10. Four African countries have licensed the vaccine. In February 2020, the Democratic Republic of the Congo (DRC), Burundi, Ghana and Zambia licensed the Ervebo vaccine. The license means the manufacturer can stockpile and widely distribute the vaccine within these countries. No further research or clinical trials are necessary with a license.

The Future

One cannot undo the damage of past outbreaks but the Ervebo Ebola vaccine may be a valuable tool for future Ebola prevention efforts. As the vaccine becomes widely available in future years, the World Health Organization hopes the population of West Africa will achieve herd immunity against the disease, eradicating the spread of EVD. The technology used in the development of the Ebola vaccine will also aid in the quick development of vaccines for future global outbreaks. As the world continues to struggle against COVID-19, the success of Ervebo provides a blueprint for the prevention and mitigation of future epidemics.

Eliza Browning
Photo: Flickr

Digital Healthcare in Japan
Japan’s population is 126,406,369 as of September 2020, yet 20% of the country’s populace is above the age of 65. This is the highest rate of the elderly in relation to overall population density across the globe. By 2030, the aging populace might increase to one in three over the age of 65. With such an exacerbated aging population, digital healthcare in Japan has taken the reigns of health moving forward.

What is Digital Health?

Digital health covers an array of evolving technologies to meet the needs of the healthcare systems of the 21st century. This includes telehealth, wearable devices, mobile health, telemedicine, personalized medicine and health information technology. This empowers patients to be more connected to their health needs and healthcare team. Digital healthcare assists in disease prevention, early diagnosis and management of lifelong chronic illnesses.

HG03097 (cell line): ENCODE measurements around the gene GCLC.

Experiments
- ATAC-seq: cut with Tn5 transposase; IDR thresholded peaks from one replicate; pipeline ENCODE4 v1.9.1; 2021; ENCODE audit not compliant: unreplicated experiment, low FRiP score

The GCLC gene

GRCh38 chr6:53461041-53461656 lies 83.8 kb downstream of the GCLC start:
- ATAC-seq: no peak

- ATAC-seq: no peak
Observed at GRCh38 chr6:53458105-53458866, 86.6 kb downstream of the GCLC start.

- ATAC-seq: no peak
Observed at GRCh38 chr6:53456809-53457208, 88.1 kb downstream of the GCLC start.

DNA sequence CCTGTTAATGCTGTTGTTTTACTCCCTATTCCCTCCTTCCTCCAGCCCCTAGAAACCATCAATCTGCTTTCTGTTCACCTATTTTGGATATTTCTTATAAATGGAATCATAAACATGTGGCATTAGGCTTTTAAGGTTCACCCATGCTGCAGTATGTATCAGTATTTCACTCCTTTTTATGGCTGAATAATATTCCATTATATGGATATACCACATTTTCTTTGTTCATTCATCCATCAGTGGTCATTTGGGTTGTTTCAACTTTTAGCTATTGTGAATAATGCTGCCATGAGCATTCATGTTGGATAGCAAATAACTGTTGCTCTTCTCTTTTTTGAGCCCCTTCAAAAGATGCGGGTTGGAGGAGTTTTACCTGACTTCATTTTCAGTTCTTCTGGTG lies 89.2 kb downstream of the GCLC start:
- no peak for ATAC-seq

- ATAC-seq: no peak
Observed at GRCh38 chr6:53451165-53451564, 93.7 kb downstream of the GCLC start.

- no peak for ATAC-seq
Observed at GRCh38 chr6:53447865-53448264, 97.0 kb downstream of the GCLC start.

Also, mobile applications have been on the rise. They help doctors to make clinical decisions without face-to-face contact. These tools have vastly optimized treatment and delivery, and it further provides a holistic view of data based on a patient’s record. These technologies aim to reduce costs, increase quality, improve access, reduce inefficiencies and make medicine personalized. In conjunction with smart devices and applications, it is changing the way health professionals communicate with patients.

The Digital Hospital

Additionally, as Japan’s population continues to age, a new approach to how hospitals operate is paramount. A culture to implement digital transformation is essential in helping management push for digital healthcare on every organizational level. Ensuring communication between various technologies and devices is critical in moving hospitals forward. With technology constantly evolving, hospitals will need to plan for aging software and hardware. Furthermore, a larger focus on data will develop a solid foundation as hospitals begin to transform into the digital landscape. As the digital age continues to revolutionize hospitals, the staff becomes a dire investment as they formulate digital strategies. Also, cybersecurity will need to proliferate to secure hospital data from potential breaches.

Japan’s Digital Healthcare Revolution

Japan’s population is aging with around 21% of the population being 65 and older, which has created a challenge for the preexisting healthcare system. The government of Japan has focused on a strategy centered around digital healthcare to help this problem. The country sees it as an opportunity for growth.

Telemedicine and mobile applications are paving the way for digital health in Japan. Patients can connect with physicians via any mobile device to access medical data and hold video chats with doctors. This removes the travel and wait times patients would have had otherwise. It would also prove to be most beneficial for patients living in remote or rural areas.